Five Ways to Solve Tough Problems

HouseSolving problems – the really tough problems – takes fortitude, insight and wisdom. Tough problems are tough because its difficult to think outside the box. It is often difficult to escape the current situation.

McKinsey provides us with 5 ways to solve tough problems, that they call flexons – “flexible objects for generating novel solutions.”  Stated more simply – flexons are methodologies for finding a solution.

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  • Networks – engaging the broader social network to understand the social prestige and influence – excellent when problems involve people and social systems.
  • Evolutionary – systematically guessing allowing the fittest answer to survive – great when many small experiments can be conducted quickly such as A/B testing for website design.
  • Decision agent – applying game theory to stakeholder behavior models – good when stakeholders have different value systems
  • Systems dynamics – mapping the major components and their forces amongst themselves (i.e. creating a ecosystem or systems map) – geared towards physical systems
  • Information processing – mapping the flow of information into the problem solving process -the proverbial the solution is only as good as the data applies.

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By getting the group to focus on the best methodology  suited to solving the problem, group think is mitigated and solutions become more easily found.

 

Picture from Martino! @ Flickr

 

BYOBD – Bring Your Own Big Data

What can Big Data and Bring your own device (BYOD) teach us? Has big data peaked?  Howard Borland, at Forbes.com, writes [blockquote align=”left” variation=”teal”]The big data phenomenon shows no signs of slowing down. Like any good journalist looking for blood in the water, I’m waiting for the backlash just as we’ve seen with other new technologies, such as BYOD.[/blockquote]

Google trends shows BYOD plateaued after 12-18 months, but Big data is growing strong and nearly four times bigger, with no sign of slowing.

What’s going on? Let’s look at some related trends – Data Warehousing and Business Intelligence.

Data Warehousing was declining, but dropped more when big data took off. Can we say “re-branding?” I wonder how many companies just changed their messaging to ride the big data wave? Interestingly the broader term “Business Intelligence” has declined much more slowly. Seems that you can discard a technology like “data warehousing” but you can’t just discard your intelligence quite as easily. Almost seems like as the world gets more complex businesses are becoming less intelligent.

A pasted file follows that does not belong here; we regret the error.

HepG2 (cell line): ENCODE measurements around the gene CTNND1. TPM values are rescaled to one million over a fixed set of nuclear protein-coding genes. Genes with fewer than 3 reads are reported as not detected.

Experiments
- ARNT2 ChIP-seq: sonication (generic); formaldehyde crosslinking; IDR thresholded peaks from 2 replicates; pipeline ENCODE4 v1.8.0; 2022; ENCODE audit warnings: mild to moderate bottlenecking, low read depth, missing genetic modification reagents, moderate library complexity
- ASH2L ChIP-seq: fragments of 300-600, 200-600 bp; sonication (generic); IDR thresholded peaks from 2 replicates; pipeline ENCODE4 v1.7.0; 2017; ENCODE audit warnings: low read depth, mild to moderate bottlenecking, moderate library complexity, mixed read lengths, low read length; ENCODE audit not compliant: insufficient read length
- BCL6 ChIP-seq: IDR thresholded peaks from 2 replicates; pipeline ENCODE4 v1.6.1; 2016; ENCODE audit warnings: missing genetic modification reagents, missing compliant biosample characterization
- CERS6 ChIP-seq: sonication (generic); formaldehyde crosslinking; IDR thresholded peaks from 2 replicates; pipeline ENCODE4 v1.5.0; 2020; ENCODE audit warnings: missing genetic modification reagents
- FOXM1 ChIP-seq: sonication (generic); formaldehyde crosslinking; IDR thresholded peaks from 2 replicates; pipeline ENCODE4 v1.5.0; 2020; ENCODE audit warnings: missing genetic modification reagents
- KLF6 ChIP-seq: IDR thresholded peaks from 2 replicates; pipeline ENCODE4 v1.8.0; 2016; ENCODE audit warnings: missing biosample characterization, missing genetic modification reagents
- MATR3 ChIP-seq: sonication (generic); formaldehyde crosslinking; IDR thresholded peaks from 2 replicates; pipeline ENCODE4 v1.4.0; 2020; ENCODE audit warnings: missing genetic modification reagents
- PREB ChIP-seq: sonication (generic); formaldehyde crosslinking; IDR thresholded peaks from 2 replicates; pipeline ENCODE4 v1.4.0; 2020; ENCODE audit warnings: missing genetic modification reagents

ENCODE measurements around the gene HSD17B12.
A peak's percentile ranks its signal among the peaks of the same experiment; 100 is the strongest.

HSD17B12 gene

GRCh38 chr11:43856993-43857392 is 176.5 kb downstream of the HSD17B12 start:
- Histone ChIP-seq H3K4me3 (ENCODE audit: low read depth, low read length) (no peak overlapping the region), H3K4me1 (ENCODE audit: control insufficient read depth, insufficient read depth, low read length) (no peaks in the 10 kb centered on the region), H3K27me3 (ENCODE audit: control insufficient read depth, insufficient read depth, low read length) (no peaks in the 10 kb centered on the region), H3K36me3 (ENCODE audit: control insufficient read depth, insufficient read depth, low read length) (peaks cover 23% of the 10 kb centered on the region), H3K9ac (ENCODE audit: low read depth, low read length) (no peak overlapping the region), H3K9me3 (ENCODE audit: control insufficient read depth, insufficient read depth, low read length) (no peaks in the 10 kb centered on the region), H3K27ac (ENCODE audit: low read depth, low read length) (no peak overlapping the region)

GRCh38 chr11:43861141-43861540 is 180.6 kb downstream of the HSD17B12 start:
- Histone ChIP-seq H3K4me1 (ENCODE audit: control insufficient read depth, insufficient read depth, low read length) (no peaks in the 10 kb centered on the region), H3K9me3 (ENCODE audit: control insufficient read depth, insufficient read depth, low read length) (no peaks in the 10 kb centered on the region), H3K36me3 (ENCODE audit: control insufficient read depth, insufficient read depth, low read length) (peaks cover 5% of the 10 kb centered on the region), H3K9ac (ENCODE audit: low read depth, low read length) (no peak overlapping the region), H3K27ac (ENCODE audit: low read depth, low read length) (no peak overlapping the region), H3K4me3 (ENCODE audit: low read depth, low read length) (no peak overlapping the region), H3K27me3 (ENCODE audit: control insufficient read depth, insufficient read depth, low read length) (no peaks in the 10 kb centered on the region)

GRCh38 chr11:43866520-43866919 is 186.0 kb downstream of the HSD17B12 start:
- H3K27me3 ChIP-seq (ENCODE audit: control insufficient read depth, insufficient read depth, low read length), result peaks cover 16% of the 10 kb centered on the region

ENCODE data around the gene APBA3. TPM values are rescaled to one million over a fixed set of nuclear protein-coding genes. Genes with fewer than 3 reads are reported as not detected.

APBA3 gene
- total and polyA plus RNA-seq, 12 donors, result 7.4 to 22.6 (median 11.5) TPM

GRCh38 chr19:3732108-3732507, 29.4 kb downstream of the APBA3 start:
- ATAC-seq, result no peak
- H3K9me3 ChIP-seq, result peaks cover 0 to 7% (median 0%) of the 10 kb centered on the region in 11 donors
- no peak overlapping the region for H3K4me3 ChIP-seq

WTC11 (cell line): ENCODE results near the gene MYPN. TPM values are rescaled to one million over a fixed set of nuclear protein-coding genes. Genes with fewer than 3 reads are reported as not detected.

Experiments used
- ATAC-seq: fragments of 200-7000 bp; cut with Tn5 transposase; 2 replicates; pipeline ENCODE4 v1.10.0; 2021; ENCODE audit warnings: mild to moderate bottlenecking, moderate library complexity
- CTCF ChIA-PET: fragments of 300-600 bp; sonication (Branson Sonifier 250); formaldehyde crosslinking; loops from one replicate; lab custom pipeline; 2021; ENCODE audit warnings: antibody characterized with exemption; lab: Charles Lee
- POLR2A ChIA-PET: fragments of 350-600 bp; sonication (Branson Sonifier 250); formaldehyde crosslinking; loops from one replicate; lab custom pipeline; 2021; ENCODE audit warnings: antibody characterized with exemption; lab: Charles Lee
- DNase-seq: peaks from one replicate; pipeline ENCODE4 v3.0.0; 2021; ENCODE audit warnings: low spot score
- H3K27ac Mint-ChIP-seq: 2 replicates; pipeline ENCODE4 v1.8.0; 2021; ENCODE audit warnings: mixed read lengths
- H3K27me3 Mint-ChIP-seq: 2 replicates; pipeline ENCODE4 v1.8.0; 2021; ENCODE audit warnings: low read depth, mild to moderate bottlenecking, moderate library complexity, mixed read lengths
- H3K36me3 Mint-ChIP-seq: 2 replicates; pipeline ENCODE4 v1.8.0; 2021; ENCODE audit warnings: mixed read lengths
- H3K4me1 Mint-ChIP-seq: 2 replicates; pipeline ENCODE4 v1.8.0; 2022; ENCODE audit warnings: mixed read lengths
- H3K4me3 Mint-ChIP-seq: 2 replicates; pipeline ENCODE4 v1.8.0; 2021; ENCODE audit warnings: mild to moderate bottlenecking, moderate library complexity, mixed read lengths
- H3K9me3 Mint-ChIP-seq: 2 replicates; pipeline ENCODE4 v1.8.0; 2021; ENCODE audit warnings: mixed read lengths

Let’s look more closely at that flippant remark. Are companies less intelligent? With this year’s big data surveys – Gil Press nicely summarizes this year’s surveys. At first, the result look like nearly any survey “xx respondants say they are engaged in…big data.” But, Bain & Company found: [blockquote align=”left” variation=”teal”]…those with the most advanced analytics capabilities outperform their competitors by wide margins. [/blockquote]

  • Twice as likely to be in the top quartile of financial performance within their industries
  • Five times as likely to make decisions much faster than market peers
  • Three times as likely to execute decisions as intended
  • Twice as likely to use data very frequently when making decisions.

Bain and Company’s findings show us the most intelligent companies, understand data analysis drives results.

Perhaps despite the big data term hype and over-use, bottom-line-results still rule. By all means, bring your own big data (BYOBD) definition, but don’t forget the data analysis.

Social Impact on Big Data

red-wood-ant-4398_640-300x225BizKnowlogy recently guest blogged on PreScouter, click for the full article.

Summary: Social Marketers are using big data to drive eyeballs and shopping carts. You are the product. The simple goal: treat you like an ant. Put sugar directly in front, and like the ant, you will consume it quickly. People are not ants. To understand people you need to look at all the social relationships. You cannot just dig up the ant nest and peer into all the tunnels.  You need other big data tools to examine the many ways people interact to form a complex social web.

The Good News, “..the trends are clear; it will be possible to re-shape our world. BIG DATA is getting BIGGER and BETTER.  Our SOCIAL awareness is following the same trajectory sociologists followed. We are shifting from understanding INDIVIDUALS to GROUPS to CITIES and beyond.  We are shifting from counting things and individual behaviors to understanding connections across large groups.”

 

Masthead image via qthomasbower @ flikr

Should I worry? The NY Times is missing.

via nayukim @ Flikr
image via nayukim @ Flikr

Recently a business strategist, asked me. “Should I worry? The NY Times website was  attacked by the Syrians.” He went on to ask “Is the Internet vulnerable?”

That’s a great question. The adage the only bad question is the one not asked, applies. Many many people do not need to the details about how the Internet works. But having a sense can help them understand what we face.